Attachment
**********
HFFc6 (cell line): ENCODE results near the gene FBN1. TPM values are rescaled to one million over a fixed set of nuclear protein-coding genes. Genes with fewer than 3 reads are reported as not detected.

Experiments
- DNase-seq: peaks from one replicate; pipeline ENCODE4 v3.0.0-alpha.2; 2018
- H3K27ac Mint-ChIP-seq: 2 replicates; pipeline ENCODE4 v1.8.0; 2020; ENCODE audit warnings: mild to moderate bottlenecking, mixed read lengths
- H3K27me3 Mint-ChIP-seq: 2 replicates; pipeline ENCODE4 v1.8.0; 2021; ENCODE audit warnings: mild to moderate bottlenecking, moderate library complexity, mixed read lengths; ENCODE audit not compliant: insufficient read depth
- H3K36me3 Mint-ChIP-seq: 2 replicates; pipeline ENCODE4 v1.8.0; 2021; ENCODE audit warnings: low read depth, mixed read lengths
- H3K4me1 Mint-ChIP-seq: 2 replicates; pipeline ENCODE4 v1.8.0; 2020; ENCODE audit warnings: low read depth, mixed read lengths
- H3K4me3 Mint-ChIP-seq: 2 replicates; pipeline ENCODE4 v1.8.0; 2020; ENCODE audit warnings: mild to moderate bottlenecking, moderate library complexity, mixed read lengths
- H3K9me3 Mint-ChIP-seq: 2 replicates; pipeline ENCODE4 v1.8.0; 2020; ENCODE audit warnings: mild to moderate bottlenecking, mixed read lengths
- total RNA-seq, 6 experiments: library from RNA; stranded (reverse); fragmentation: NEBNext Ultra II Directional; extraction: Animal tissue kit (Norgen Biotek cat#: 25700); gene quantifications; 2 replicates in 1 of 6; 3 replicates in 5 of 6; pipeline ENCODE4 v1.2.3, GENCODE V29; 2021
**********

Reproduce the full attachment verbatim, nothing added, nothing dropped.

HFFc6 (cell line): ENCODE results near the gene FBN1. TPM values are rescaled to one million over a fixed set of nuclear protein-coding genes. Genes with fewer than 3 reads are reported as not detected.

Experiments
- DNase-seq: peaks from one replicate; pipeline ENCODE4 v3.0.0-alpha.2; 2018
- H3K27ac Mint-ChIP-seq: 2 replicates; pipeline ENCODE4 v1.8.0; 2020; ENCODE audit warnings: mild to moderate bottlenecking, mixed read lengths
- H3K27me3 Mint-ChIP-seq: 2 replicates; pipeline ENCODE4 v1.8.0; 2021; ENCODE audit warnings: mild to moderate bottlenecking, moderate library complexity, mixed read lengths; ENCODE audit not compliant: insufficient read depth
- H3K36me3 Mint-ChIP-seq: 2 replicates; pipeline ENCODE4 v1.8.0; 2021; ENCODE audit warnings: low read depth, mixed read lengths
- H3K4me1 Mint-ChIP-seq: 2 replicates; pipeline ENCODE4 v1.8.0; 2020; ENCODE audit warnings: low read depth, mixed read lengths
- H3K4me3 Mint-ChIP-seq: 2 replicates; pipeline ENCODE4 v1.8.0; 2020; ENCODE audit warnings: mild to moderate bottlenecking, moderate library complexity, mixed read lengths
- H3K9me3 Mint-ChIP-seq: 2 replicates; pipeline ENCODE4 v1.8.0; 2020; ENCODE audit warnings: mild to moderate bottlenecking, mixed read lengths
- total RNA-seq, 6 experiments: library from RNA; stranded (reverse); fragmentation: NEBNext Ultra II Directional; extraction: Animal tissue kit (Norgen Biotek cat#: 25700); gene quantifications; 2 replicates in 1 of 6; 3 replicates in 5 of 6; pipeline ENCODE4 v1.2.3, GENCODE V29; 2021